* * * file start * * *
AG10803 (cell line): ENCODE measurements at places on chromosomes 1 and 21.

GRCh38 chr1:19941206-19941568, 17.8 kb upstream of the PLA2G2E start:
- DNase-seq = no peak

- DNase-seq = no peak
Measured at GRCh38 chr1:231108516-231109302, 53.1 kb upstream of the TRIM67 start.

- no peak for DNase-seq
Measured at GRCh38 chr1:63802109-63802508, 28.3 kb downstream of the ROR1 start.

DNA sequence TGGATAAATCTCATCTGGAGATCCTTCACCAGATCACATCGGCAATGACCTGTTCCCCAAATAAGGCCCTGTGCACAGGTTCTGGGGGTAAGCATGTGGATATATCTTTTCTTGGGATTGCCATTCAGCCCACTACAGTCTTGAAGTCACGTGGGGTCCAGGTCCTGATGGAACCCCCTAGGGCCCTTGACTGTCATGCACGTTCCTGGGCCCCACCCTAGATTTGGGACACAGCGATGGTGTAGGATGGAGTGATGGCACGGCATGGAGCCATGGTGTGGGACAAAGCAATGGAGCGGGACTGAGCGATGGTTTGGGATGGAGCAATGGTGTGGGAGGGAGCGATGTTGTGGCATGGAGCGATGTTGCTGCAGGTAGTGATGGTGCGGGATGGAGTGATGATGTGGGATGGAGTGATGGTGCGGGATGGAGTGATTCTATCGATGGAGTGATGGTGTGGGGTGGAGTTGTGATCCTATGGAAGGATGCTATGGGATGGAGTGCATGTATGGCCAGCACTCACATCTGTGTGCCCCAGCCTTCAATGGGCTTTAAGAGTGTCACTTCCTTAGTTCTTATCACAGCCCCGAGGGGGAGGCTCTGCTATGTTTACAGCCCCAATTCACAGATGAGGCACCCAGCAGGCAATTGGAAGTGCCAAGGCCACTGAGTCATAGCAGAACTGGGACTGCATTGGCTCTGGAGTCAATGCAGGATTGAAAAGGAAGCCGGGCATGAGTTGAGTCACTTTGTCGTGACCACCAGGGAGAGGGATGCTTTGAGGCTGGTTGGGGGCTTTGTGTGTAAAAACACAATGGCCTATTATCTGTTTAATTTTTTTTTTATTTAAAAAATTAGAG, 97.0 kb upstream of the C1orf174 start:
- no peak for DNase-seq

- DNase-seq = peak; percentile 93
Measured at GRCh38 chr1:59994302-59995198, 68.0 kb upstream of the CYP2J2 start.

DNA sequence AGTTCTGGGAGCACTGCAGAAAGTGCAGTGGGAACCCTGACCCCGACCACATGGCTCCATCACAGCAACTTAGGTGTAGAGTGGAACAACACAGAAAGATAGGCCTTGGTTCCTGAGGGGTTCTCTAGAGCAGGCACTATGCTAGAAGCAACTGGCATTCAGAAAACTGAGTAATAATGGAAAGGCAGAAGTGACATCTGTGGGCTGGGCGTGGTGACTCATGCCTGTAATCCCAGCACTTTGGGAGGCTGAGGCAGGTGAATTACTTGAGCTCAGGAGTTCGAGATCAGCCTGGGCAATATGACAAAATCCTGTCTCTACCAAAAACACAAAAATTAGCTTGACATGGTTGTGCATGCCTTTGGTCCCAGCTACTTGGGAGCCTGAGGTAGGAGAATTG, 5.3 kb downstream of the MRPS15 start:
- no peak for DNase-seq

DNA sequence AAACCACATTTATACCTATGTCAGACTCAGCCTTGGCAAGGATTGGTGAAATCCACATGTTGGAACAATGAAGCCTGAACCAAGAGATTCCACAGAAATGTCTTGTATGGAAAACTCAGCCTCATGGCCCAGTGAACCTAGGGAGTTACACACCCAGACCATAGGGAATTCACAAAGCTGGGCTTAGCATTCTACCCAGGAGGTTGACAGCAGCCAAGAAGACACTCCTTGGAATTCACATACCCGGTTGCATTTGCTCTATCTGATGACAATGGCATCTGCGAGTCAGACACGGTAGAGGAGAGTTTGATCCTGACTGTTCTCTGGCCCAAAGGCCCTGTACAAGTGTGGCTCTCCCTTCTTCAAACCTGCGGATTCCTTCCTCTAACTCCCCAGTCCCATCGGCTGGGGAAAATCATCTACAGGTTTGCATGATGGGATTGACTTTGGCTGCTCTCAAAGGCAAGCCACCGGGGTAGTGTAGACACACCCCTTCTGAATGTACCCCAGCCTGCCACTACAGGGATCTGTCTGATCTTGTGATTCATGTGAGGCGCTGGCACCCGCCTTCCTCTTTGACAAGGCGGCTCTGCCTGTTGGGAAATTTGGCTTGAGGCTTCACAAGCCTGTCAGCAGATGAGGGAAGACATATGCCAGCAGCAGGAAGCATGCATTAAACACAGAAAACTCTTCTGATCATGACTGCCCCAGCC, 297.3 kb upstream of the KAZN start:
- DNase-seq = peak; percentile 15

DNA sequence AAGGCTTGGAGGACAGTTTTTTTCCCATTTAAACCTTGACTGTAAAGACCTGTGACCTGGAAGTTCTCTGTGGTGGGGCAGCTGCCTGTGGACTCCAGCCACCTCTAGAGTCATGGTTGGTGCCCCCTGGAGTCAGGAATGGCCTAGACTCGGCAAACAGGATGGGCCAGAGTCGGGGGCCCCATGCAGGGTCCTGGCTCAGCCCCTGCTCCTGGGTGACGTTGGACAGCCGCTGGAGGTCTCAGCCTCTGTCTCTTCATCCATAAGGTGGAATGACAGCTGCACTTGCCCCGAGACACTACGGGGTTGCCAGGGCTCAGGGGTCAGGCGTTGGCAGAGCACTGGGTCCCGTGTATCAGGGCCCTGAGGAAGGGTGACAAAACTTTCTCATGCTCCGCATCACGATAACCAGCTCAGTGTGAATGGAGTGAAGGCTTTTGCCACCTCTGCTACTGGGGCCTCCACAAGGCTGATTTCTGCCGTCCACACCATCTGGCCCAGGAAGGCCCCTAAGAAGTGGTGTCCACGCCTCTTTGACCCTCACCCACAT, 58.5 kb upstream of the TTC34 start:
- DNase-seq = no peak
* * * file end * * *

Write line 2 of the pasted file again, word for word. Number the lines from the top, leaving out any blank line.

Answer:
GRCh38 chr1:19941206-19941568, 17.8 kb upstream of the PLA2G2E start: